Other studies to be made involve investigation of the entire overthe-counter market and determination of credit restrictions and controls.

If you will couple these with a study of certain distribution practices and marketing matters that are being handled I think the total number of 60 people (or 65 in total, which would include administrative personnel) is really relatively small.

Mr. Bow. That is 61 in the areas you are talking about and then 4 additional, for administrative, tabulating operators, messengers and file clerks, and so forth.

Mr. CARY. That is correct.


Mr. Bow. Take your Office of the Chief Counsel here, a total of five. Then you have a Branch of

Exchange Study, a Branch for Over-the-Counter and a Branch for Reports and Analysis, each with their own attorneys except the Branch for Reports and Analysis. You have the Office of the Director set up with a pretty heavy group of people and then you have Directors in each one of these. Then you have that broken down into additional parts with attorneys in each one of these Branches and then a big Chief Counsel's Office. It seems to me you have some pretty heavy staffing in here.

Mr. Cary. In respect to the Chief Counsel as distinguished from the respective Branches, one must remember there will be substantial hearings involved and therefore the Chief Counsel will be thoroughly occupied. In addition, there will be counsel that will be necessary, for example in respect to the over-the-counter study and exchange study just to analyze the existing rules and see whether or not those rules are presently being enforced and whether or not they need to be broadened.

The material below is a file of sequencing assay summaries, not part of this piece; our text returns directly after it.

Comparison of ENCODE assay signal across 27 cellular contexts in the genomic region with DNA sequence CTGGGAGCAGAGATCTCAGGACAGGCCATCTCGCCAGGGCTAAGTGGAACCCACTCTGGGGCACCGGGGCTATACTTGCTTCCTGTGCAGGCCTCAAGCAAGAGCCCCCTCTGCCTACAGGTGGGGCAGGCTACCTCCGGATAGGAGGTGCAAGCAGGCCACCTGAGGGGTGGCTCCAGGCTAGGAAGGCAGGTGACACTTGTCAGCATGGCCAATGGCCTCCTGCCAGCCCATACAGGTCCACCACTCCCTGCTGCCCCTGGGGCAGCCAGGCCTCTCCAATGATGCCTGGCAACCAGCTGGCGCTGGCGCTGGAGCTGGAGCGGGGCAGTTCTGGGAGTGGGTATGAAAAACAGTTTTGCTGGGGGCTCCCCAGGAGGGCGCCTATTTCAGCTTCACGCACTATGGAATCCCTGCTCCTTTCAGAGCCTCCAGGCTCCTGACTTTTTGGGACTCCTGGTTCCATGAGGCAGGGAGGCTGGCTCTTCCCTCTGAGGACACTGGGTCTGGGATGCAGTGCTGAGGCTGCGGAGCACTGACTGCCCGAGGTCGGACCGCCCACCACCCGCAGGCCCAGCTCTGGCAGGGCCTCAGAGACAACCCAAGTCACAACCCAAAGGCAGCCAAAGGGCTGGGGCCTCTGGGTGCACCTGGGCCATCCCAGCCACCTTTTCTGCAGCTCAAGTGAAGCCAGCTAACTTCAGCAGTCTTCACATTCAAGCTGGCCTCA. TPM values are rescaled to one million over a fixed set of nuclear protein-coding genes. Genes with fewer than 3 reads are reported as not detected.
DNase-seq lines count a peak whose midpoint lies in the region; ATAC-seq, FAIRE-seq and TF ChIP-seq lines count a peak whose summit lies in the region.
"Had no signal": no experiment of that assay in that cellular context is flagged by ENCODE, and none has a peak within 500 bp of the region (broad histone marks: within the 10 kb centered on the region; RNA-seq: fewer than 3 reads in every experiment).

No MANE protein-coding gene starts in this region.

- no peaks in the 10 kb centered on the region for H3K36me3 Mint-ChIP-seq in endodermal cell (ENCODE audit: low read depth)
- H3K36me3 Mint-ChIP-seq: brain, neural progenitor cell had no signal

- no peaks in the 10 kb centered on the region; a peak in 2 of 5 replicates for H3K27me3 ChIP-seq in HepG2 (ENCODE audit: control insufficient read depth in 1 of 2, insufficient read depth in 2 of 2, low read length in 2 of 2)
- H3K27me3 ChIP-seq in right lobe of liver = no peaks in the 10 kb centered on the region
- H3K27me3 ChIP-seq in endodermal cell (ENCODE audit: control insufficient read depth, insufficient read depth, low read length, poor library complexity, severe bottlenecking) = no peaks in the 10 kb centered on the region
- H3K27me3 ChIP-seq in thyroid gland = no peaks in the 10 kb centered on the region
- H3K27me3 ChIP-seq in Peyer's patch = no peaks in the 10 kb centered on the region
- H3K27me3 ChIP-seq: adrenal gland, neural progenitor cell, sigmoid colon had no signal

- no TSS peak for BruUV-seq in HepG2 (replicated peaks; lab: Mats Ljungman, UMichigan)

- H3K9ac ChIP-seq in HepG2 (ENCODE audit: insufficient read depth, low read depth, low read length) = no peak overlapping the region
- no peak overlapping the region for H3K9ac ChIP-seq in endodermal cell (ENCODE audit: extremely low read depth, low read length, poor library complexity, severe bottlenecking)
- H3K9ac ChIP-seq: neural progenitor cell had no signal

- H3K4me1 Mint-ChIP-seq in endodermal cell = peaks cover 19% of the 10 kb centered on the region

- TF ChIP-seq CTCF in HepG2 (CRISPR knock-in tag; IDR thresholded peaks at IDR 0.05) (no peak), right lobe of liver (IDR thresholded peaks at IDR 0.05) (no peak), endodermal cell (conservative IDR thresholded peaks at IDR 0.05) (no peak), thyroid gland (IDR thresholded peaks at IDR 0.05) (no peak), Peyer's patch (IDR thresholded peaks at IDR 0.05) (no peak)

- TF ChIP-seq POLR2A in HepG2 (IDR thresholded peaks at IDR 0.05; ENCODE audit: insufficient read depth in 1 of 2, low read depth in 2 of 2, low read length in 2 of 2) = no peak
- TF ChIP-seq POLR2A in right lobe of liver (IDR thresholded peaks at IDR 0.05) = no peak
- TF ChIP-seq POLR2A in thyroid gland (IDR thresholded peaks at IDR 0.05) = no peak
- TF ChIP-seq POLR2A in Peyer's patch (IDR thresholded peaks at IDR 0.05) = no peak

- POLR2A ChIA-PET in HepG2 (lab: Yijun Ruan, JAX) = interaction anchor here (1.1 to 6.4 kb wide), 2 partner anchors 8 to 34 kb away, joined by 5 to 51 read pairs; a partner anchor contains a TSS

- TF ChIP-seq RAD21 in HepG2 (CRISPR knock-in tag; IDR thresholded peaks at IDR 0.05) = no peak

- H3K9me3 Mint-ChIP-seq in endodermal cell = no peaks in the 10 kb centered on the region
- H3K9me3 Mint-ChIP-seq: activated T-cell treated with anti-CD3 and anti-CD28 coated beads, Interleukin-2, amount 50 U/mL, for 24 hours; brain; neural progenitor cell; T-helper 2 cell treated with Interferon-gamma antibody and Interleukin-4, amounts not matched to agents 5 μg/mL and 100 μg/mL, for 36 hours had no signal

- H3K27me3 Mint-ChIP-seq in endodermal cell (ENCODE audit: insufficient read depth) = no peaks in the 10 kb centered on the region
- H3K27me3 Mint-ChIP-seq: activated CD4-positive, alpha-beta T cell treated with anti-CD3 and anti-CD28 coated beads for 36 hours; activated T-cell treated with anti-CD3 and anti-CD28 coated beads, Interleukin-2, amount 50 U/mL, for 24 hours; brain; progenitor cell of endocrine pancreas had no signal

Mr. Bow. Do you presently have a Chief Counsel's Office ?
Mr. Cary. We have a General Counsel's Office; yes, we do, sir.

Mr. Bow. How many people are employed in the General Counsel's Office ?

Mr. Cary. Seventeen attorneys in addition to secretarial personnel.

Mr. Bow. You have 17 attorneys in that office and they have been doing some of these things up to that time to find out whether or not your rules and regulations have been enforced? Is there any reason why they cannot do the work of the Chief Counsel ?

Mr. Cary. They are very heavily burdened right now, sir.

Mr. Bow. That is true with all of us, but we all have to take on a little additional burden once in a while.

Mr. Cary. We have two cases in the Supreme Court at the present time and an infinite number of cases in the courts of appeals. We also have a large number of actions in the form of injunctions which we are bringing

Mr. Bow. I understand what the offices do, but I am simply asking the question whether or not some of these responsibilities that you have referred to here couldn't be handled in the office of your General Counsel and cut down this large staffing of an Office of the Chief Counsel which I understand will be disbanded at the end of a year; is that right?